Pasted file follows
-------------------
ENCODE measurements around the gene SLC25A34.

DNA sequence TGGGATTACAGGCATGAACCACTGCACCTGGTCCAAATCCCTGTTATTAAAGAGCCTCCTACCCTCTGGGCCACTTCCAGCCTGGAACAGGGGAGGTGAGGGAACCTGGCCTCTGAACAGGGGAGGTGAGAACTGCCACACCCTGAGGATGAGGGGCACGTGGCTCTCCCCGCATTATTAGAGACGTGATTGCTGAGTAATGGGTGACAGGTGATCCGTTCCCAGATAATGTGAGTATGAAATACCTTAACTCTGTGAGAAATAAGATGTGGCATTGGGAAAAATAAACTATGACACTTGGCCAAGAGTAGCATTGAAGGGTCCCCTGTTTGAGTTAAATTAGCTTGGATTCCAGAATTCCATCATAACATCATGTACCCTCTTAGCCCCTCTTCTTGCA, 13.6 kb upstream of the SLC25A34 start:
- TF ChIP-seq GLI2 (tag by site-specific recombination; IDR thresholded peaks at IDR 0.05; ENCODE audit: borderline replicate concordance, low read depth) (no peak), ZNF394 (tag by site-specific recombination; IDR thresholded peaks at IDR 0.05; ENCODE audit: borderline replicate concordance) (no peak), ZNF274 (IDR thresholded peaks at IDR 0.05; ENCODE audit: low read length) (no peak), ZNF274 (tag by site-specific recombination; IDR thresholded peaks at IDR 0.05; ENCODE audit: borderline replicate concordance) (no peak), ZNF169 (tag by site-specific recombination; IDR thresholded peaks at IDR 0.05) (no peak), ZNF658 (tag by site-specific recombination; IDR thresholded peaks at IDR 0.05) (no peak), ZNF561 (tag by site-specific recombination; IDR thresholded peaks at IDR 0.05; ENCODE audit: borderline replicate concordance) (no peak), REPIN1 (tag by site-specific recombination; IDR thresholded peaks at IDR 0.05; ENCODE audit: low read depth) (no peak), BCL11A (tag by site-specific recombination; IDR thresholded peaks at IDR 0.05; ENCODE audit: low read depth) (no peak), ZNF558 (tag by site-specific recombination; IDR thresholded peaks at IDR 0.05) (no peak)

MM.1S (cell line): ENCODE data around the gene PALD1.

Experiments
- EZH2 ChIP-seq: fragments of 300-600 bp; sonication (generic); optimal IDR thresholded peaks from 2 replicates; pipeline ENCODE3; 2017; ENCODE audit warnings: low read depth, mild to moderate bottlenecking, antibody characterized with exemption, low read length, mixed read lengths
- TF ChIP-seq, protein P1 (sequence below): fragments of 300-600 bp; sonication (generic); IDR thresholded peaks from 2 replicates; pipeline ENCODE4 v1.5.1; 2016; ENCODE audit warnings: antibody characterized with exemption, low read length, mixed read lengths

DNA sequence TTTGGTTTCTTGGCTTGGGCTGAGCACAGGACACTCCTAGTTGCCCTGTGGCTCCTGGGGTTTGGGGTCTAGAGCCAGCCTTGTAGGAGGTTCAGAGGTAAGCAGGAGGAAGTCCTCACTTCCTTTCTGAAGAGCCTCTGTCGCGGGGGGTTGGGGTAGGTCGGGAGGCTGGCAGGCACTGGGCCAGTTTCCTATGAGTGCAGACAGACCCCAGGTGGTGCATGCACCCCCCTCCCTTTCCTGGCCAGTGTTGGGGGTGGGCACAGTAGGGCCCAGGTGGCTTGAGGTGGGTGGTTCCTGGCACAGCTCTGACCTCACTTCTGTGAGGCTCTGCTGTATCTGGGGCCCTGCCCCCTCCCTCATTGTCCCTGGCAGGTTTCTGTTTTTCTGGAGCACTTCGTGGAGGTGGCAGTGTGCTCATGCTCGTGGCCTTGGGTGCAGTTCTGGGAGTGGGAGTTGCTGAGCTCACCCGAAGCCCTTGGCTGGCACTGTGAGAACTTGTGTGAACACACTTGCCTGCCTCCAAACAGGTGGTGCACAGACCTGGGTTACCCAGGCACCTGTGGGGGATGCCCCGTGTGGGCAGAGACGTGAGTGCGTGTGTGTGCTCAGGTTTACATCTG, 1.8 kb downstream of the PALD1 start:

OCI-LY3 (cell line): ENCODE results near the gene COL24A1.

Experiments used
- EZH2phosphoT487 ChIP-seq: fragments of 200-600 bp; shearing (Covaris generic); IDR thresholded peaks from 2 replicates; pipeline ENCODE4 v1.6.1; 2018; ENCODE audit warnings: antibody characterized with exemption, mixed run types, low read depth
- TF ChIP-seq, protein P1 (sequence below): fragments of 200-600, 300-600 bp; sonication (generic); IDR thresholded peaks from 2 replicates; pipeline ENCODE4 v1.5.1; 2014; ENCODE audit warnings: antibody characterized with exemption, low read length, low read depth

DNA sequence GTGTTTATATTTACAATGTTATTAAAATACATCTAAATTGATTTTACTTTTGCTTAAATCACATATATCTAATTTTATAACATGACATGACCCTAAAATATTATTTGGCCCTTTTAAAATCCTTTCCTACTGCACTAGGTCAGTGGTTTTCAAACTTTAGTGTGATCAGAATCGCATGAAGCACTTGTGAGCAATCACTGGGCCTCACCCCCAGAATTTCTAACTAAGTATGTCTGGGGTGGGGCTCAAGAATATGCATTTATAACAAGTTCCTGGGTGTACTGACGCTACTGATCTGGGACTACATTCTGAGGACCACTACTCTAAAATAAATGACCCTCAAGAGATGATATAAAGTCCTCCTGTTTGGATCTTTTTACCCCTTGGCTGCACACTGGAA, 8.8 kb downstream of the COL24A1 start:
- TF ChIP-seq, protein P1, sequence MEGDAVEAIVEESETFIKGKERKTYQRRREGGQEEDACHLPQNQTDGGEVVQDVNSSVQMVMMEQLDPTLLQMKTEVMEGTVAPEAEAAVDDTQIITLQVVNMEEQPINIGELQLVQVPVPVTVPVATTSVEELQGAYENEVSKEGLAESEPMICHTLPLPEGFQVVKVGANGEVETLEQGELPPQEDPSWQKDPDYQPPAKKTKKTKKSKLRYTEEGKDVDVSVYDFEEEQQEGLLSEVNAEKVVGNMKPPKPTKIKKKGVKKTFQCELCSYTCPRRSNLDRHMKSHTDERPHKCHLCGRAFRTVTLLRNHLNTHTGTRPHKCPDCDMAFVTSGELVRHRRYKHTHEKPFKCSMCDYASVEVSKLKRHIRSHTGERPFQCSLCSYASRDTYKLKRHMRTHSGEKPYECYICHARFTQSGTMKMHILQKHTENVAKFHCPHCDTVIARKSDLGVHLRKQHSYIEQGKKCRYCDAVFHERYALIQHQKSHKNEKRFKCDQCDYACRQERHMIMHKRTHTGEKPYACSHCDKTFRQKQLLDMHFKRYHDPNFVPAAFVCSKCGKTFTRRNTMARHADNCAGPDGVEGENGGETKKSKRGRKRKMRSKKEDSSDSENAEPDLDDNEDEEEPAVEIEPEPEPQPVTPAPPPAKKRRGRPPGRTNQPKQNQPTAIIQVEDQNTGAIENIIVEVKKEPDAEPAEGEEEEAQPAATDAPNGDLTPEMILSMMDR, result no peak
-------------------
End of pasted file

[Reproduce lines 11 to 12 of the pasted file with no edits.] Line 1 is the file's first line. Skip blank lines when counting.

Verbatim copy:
- EZH2phosphoT487 ChIP-seq: fragments of 200-600 bp; shearing (Covaris generic); IDR thresholded peaks from 2 replicates; pipeline ENCODE4 v1.6.1; 2018; ENCODE audit warnings: antibody characterized with exemption, mixed run types, low read depth
- TF ChIP-seq, protein P1 (sequence below): fragments of 200-600, 300-600 bp; sonication (generic); IDR thresholded peaks from 2 replicates; pipeline ENCODE4 v1.5.1; 2014; ENCODE audit warnings: antibody characterized with exemption, low read length, low read depth